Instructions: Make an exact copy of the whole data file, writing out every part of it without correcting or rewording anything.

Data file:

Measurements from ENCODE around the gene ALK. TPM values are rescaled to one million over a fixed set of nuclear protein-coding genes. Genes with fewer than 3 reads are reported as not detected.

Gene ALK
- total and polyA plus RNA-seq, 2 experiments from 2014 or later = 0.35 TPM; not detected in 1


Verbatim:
Measurements from ENCODE around the gene ALK. TPM values are rescaled to one million over a fixed set of nuclear protein-coding genes. Genes with fewer than 3 reads are reported as not detected.

Gene ALK
- total and polyA plus RNA-seq, 2 experiments from 2014 or later = 0.35 TPM; not detected in 1